“[I] want a congressman’s opinion because they can tell you the legislative intent,” Bona said.
Third, Financial Director Dave Oxman is going through his disbursements for issues related to the pandemic.
Fourth, Bona is trying to learn about the relationship between a transformer going out that led to a recent power outage in Mt. Pleasant “and the demands on the system.”
He wondered if folks are spending more time in their cabins, getting away from the Wasatch Front, and if more people are working from home.
“That’s the underlying research question we’re looking into,” Bona said.
City in the process of getting funds
An amount of $216,277 is pending out of $648,831 for which the city is eligible.
According to the GOMB spokesman, the city returned the first-phase agreement on Friday, Aug. 28. Later that day, Kjar said he had received confirmation that GOMB had received the agreement.
“We just don’t want to spend it on everything. We’re hearing all sorts of wild things from Arizona, from all sorts of people in Utah.”
Regarding how the funds will be used, Kjar said there are “questions on what it can be spent on … That’s something that everybody is trying to pin down, not just in Utah but in other states,” Kjar said.
“It could be beneficial,” Kjar said.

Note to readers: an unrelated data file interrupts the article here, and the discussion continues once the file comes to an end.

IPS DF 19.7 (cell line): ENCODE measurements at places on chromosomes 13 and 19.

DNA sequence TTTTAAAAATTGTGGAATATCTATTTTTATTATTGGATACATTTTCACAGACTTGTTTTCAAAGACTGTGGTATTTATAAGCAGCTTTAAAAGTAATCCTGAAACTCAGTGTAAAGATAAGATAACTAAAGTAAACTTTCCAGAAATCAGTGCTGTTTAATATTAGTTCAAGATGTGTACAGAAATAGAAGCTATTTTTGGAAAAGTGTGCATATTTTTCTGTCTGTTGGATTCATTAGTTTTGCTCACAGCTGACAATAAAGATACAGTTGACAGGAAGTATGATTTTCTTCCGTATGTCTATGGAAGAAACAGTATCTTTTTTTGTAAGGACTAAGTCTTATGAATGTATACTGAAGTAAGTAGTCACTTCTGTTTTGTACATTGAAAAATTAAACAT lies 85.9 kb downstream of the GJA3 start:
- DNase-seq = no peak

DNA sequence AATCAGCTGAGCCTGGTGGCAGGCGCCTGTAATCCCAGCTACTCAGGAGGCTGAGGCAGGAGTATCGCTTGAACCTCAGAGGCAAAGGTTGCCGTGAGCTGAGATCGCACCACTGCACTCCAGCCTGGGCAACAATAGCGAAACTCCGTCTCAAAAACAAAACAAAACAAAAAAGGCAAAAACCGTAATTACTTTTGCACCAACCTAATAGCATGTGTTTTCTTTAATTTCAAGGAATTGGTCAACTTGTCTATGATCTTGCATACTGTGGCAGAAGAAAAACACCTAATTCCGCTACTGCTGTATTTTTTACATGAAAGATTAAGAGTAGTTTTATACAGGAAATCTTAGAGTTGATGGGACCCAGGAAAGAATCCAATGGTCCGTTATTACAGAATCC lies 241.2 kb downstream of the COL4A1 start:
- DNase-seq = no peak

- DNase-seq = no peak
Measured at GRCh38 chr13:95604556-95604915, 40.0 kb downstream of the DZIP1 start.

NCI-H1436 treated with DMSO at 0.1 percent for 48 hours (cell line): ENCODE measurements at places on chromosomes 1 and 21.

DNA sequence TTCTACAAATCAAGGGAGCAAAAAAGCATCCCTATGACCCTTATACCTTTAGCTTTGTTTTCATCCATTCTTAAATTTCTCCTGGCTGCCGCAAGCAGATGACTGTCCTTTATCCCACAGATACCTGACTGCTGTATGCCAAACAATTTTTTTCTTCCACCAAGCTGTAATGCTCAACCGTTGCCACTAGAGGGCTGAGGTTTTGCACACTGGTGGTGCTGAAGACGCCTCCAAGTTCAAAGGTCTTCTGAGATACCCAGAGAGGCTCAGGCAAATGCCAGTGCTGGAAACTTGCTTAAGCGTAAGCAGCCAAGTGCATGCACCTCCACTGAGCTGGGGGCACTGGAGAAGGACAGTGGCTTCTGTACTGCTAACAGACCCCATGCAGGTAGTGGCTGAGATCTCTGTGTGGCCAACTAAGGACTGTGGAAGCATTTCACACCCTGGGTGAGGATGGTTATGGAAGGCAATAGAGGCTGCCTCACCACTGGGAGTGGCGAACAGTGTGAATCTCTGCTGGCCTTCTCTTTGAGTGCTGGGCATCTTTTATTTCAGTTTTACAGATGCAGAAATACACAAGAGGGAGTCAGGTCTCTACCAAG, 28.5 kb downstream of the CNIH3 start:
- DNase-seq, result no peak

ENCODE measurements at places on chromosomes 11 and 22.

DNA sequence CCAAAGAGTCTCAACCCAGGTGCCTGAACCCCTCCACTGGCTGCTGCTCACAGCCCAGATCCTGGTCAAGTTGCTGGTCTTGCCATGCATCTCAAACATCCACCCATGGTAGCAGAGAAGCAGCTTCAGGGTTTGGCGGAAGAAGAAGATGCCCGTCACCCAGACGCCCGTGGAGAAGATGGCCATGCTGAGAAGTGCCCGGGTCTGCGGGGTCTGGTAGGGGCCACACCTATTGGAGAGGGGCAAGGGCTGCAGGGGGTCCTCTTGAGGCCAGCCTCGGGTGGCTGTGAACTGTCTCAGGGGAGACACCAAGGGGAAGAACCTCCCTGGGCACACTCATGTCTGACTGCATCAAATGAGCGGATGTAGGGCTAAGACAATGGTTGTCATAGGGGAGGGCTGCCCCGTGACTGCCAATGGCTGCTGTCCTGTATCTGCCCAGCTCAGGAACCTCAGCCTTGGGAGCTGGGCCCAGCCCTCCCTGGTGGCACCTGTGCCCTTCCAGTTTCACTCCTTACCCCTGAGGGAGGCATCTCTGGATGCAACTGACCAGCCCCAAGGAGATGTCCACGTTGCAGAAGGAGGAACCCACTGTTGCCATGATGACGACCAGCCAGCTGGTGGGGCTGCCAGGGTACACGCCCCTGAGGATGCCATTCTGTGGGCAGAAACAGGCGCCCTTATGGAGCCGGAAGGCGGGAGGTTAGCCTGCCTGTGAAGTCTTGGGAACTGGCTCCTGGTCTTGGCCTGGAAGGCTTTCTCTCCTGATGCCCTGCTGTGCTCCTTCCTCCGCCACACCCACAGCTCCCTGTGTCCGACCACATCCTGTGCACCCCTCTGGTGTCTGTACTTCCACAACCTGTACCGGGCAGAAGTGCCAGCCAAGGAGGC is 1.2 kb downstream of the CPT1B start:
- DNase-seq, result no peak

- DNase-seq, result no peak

Cities that have not returned any agreements
The town could get $23,247. Mayor Jed Bartholomew said the city had no plans to sign the agreement for the money, and that there were no COVID-related expenses to speak of in Fayette.
The city could get $94,920.
Mayor Cynthia DeGrey said she had not submitted paperwork requesting funds and didn’t know if the city would apply.
At the Aug. 6 Spring City Council meeting, DeGrey asked city employees to make “an extremely creative wish list” of ways to use the money.
A meeting attendee suggested the city use some of the money for the sewer systems, and Councilman Joe McGriff described the idea as a “point well-taken.”
Money must be spent by Nov. 30, and if it isn’t spent on COVID-19 prevention, it has to be returned, DeGrey noted.
The town could get $28,074. The town didn’t respond to a request for comment on its interest in the program.
The town could get $32,985. Wales has not “applied” for the money because it has not had enough COVID-related expenses, which so far have been less than $150, Town Clerk Velva Lee Sherman said.
“We’ve got a really good deal with a business in town that will come and clean our building and sanitize it after it’s used,” Sherman said.
The city has had the office locked and only opens it by appointment, she said.
The city has also paid a woman to disinfect playground equipment and picnic tables.
“But we haven’t paid her too much,” Sherman said.